We are talking about a balance, but the grooming and abuse of vulnerable groups, particularly children, is nevertheless one of the key things, and I pay tribute to the campaign that the noble Baroness, Lady Kidron, has led on this. As far as the kids’ code is concerned, all I can say is that we will be with her every step of the way, so she should keep going. There is of course use by terrorists, organised crime and, indeed, state agencies. There are also the undermining of democratic processes and the promotion of hate language towards race, sexual orientation and mental or physical handicap. The noble Viscount, Lord Colville, mentioned other health and social consequences, particularly with gaming addiction. The examples go on and on, and such a charge list creates a public and political demand that something must be done. The White Paper captures this sense of urgency when it says that things,

“have not gone far or fast enough”.

Our task is made easier by the committee’s recommendation of 10 principles to guide the development of regulation online. On the other hand, the recommendation that a new digital authority be created sets alarm bells ringing at the idea of yet another regulator in this sphere. We need to think carefully about what is needed. Such an authority will need a certain heft and clout to gain the respect of some pretty big beasts.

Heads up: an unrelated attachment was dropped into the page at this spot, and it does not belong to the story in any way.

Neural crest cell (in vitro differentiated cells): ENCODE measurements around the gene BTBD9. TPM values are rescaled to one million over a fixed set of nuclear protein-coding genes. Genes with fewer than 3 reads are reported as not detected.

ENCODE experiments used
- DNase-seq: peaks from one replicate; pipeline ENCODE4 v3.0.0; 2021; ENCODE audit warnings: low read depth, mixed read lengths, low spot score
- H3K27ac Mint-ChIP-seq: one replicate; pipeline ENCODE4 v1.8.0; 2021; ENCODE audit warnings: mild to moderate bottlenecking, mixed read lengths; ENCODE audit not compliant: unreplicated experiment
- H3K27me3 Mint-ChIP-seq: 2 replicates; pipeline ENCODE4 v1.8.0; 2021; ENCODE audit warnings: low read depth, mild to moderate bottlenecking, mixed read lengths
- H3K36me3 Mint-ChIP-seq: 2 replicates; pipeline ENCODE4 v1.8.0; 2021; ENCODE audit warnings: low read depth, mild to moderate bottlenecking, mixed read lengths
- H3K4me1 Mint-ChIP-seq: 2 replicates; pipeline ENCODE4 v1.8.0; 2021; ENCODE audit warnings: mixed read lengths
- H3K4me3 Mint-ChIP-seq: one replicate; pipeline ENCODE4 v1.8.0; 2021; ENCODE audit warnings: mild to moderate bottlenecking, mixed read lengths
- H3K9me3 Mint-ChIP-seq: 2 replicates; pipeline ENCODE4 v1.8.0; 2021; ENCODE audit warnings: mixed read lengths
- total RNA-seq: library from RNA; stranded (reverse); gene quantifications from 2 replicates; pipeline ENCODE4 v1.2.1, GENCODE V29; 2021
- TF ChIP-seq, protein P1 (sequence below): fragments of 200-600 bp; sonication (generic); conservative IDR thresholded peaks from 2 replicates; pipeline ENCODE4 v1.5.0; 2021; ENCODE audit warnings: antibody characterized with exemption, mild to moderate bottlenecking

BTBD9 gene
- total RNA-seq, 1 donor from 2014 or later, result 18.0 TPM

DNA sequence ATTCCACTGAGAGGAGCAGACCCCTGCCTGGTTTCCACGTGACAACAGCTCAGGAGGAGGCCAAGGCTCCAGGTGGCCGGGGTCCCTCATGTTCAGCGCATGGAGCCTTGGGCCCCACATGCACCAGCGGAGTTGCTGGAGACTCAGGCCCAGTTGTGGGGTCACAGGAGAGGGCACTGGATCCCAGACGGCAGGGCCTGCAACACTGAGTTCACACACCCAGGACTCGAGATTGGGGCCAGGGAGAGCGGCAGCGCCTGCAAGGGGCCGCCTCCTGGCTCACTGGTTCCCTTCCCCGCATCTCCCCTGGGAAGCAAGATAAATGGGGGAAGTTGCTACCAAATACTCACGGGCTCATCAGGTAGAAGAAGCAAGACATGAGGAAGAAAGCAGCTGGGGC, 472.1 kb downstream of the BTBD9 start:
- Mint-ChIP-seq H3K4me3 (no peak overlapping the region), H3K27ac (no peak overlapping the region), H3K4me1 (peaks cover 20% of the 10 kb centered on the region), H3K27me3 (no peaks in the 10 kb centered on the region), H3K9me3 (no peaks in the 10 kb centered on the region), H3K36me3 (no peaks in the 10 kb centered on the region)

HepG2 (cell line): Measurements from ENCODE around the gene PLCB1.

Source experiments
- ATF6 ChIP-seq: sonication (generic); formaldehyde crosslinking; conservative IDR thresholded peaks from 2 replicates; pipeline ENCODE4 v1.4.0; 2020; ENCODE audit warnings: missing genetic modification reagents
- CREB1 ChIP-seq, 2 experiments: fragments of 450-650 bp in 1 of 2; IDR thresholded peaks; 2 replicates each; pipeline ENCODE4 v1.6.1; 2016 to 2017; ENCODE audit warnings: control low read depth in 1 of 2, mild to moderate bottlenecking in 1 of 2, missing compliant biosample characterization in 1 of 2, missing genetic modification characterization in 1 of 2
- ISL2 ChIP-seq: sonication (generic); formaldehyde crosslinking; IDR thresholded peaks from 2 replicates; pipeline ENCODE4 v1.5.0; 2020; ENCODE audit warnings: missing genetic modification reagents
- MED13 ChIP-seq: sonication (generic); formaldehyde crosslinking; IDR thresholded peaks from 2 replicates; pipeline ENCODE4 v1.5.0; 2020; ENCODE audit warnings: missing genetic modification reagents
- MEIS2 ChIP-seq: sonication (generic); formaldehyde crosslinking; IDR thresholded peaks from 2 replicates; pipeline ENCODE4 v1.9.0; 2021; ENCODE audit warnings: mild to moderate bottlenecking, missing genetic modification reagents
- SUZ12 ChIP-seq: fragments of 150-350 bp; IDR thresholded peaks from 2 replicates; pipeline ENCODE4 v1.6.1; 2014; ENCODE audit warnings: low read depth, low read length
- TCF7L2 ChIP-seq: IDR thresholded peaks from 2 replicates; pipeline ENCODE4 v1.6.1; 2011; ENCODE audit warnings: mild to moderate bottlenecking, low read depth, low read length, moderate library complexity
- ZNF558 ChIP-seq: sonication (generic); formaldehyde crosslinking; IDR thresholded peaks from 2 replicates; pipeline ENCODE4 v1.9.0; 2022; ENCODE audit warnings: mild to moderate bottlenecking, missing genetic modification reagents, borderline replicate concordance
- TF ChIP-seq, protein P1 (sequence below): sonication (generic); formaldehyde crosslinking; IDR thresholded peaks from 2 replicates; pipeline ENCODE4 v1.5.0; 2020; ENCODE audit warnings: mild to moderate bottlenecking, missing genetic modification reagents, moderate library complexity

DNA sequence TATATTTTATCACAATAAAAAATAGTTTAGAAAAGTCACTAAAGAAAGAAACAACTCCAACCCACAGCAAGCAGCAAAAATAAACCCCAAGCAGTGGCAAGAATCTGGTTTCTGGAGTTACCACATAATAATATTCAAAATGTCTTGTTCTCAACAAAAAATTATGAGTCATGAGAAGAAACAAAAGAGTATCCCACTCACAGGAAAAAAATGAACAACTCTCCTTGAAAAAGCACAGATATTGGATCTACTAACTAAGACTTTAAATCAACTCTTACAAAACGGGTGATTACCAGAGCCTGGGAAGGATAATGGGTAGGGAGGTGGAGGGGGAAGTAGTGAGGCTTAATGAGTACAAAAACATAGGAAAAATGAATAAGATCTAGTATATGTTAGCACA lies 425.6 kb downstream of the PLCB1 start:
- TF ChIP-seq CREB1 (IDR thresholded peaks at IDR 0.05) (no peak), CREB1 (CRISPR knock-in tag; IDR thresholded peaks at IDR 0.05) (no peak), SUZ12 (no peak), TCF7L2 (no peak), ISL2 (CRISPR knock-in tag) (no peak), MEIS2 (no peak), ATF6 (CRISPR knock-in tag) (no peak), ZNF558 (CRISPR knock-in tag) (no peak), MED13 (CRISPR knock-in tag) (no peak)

I remember that when the Puttnam committee was discussing the establishment of Ofcom we were told that Murdoch’s lawyers would eat this new regulator for breakfast. Well, it was not so. Now, 15 years on, we have reached a stage where “give it to Ofcom” seems to be the answer to every problem. That may be the answer, but let us weigh up the options. Whatever becomes this digital regulator will have to work closely with the ICO, the CMA and other bodies such as the Centre for Data Ethics and Innovation, as well as self-regulators such as the ASA and trade bodies such as the Internet Association. But Parliament will then have to decide where the buck stops and who makes the key decisions.

There will also need to be early work on data literacy. Here I agree with the noble Lord, Lord Maxton, that the long-delayed recommendation of the Puttnam committee for a clear policy of data literacy education is important, parallel with these developments. In addition, the CMA and the DCMS are going to need extra resources to take on their new responsibilities. I hope that I am not treading on too many toes in Whitehall if I say that there will be greater public confidence as we move forward if the DCMS is seen as the lead department, although of course the Home Office has a clear role in criminal, terrorism and intelligence matters.